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Marc Roby: We are resuming our study of theology today by continuing our examination of eschatology, the doctrine of last things. Three weeks ago we quoted Louis Berkhof, who wrote that eschatology, “is the one locus of theology, in which all the other loci must come to a head, to a final conclusion. Dr. Kuyper correctly points out that every other locus left some question unanswered, to which eschatology should supply the answer.”[1]   Well, we have now examined how eschatology answers the questions left open by our studies of theology proper, anthropology, Christology and soteriology. Dr. Spencer, how would you like to proceed today?

Dr. Spencer: By moving on to the last locus with an unanswered question; namely, ecclesiology, the study of the church. According to Berkhof, the question left unanswered in that locus is “the final apotheosis of the Church”[2], or we could say the question is, “what is the final glorified state of the church in heaven?”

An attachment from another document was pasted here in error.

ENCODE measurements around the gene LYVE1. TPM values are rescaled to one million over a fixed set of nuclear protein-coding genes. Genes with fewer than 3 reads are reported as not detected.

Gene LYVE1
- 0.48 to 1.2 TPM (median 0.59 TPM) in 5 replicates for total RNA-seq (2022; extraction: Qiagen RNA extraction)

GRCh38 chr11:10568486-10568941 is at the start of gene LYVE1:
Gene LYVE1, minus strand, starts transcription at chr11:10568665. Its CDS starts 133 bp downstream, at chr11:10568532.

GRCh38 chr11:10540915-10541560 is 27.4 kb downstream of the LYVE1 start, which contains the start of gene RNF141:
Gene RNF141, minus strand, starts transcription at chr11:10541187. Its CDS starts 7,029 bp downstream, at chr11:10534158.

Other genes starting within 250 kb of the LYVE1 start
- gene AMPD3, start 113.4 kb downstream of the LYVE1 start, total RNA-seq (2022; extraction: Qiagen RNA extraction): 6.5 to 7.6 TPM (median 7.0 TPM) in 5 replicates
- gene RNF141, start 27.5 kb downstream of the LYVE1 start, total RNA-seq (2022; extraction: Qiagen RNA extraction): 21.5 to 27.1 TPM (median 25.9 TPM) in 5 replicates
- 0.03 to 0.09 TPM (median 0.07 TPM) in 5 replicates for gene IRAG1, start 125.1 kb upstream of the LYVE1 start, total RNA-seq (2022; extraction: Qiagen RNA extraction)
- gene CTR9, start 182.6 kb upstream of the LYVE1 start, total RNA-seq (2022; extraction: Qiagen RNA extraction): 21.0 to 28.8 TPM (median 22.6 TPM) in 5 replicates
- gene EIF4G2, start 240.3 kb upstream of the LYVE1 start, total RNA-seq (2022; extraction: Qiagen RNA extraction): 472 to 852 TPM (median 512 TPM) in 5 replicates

Marc Roby: That question certainly was not discussed when we covered ecclesiology. We were focused on the church here and now in this world.

Dr. Spencer: And that was our focus for good reason. But now that we are considering the doctrine of last things, it is reasonable to ask what form the church will take in the end. Back in Session 228 we gave a definition for the church, which was taken from Robert Reymond. He wrote that “the church in Scripture is composed of all the redeemed in every age who are saved by grace through personal faith in the sacrificial work of Jesus Christ, ‘the seed of the woman’ (Gen. 3:15) and suffering Messiah (Isa. 53:5-10).”[3]

And so, given that definition, the real question becomes, what is the final glorified state of all the redeemed people of God in heaven?

Marc Roby: And how would you answer that question?